Eagle Scout Class of 2019: Behind the largest Eagle class ever

Soldier Field wide shot
Soldier Field in Chicago could fit the Eagle Scout Class of 2019 — but just barely.

More young people became Eagle Scouts in 2019 than in any other year in the 108-year history of the prestigious award.

Exactly 61,353 young men earned the Eagle Scout award last year, beating the previous record of 58,659 set in 2012, the 100-year anniversary of the award first being presented.

It’s worth noting that this is the last year I’ll be able to type “young men” when referring to the newest Eagle Scout class.

Last year, we reported that the BSA will honor the inaugural class of female Eagle Scouts in late 2020. This class is open to any young woman who passes her board of review between Oct. 1 and Oct. 31, 2020, and has submitted her postmarked Eagle application to the National Office no later than Nov. 2, 2020.

As an Eagle Scout (Class of 1999), I have to say it will be such a thrill to watch these impressive young women earn their Eagle badges later this year.

Speaking of impressive, let’s get back to the Eagle Scout Class of 2019.

Putting the number in perspective

The capacity of Soldier Field, home to the NFL’s Chicago Bears, is 61,500. That means this year’s Eagle Scout class would just barely fit inside, with room for 147 friends, family members or Scouting bloggers.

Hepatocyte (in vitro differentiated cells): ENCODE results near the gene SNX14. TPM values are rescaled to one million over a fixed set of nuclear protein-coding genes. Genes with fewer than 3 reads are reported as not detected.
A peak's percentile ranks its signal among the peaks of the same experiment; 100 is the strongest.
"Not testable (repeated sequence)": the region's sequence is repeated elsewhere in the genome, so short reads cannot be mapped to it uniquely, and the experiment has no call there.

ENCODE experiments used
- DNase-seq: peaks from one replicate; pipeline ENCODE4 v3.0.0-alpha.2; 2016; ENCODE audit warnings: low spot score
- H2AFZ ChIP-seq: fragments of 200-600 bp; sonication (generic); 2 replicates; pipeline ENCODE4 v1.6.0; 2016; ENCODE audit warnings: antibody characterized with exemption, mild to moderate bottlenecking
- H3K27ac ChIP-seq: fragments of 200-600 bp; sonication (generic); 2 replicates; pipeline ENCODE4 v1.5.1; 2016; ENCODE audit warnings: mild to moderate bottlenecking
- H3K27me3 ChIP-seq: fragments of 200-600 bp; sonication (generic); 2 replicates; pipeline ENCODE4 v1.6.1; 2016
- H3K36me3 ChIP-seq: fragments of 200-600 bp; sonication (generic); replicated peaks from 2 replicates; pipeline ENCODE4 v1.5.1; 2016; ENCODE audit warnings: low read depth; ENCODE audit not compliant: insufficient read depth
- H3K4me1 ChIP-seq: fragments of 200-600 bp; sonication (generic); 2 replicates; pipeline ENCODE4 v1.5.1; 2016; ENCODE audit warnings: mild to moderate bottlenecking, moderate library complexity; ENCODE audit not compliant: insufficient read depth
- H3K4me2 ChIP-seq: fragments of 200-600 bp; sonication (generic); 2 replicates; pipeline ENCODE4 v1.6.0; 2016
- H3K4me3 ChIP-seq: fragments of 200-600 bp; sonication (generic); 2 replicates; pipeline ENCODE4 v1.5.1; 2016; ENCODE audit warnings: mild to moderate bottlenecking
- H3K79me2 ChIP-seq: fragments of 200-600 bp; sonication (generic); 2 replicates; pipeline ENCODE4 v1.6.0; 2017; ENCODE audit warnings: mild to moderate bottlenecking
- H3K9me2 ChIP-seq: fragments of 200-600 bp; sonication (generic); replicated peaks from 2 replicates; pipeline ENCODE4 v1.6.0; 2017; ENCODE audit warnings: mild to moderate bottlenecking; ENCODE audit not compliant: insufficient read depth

Never been to Soldier Field? Then try this: The Class of 2019 is so large that it wouldn’t fit inside any of the 30 Major League Baseball stadiums. Eagle Scout Day at the Ballpark? Better plan it for a doubleheader.

So why am I making such a big deal about the largest-ever Eagle Scout class? Because it’s a good thing to have so many new Eagle Scouts in the world.

As a Scout leader, you no doubt helped one of these young men discover new things about life, the natural world and himself. Now he’ll use those skills as he takes on life’s next chapter.

Think about that impressive Eagle Scout, and then multiply by 61,353. That’s 61,353 Eagle Scout service projects, 61,353 trained leaders and 61,353 more-prepared citizens.

Let’s break this record every year!

A deeper dive into the numbers

Let’s look at the numbers behind the numbers. We’ll cover:

  • Total number of Eagle Scout service project hours recorded in 2019
  • Region-by-region Eagle numbers
  • Number of Eagle Scouts per year, from 1912 to 2019
  • State-by-state Eagle rankings
  • The average age of 2019’s Eagle Scouts

Thanks to the BSA’s Garfield Murden and Debbie Williams for providing these official numbers.

Total number of Eagle Scout service project hours recorded in 2019

Eagle Scouts, and the volunteers they led, completed 8,575,780 hours of work for Eagle Scout service projects in 2019. (The real number is probably even higher!)

That works out to 139.8 hours per project.

At the 2019 “value of volunteer time” rate of $25.43 per hour, that equals a staggering $218.1 million worth of service to communities.

As many city governments are forced to trim their budgets each year, Scouting often fills in the gaps through acts of service.

Region-by-region Eagle numbers

2015 2016 2017 2018 2019
Western 18,317 18,073 18,319 17,384 24,624
Southern 14,484 14,962 14,621 14,049 14,913
Central 10,913 11,017 11,227 10,320 10,913
Northeast 10,652 11,134 11,327 10,407 10,903
Total 54,366 55,186 55,494 52,160 61,353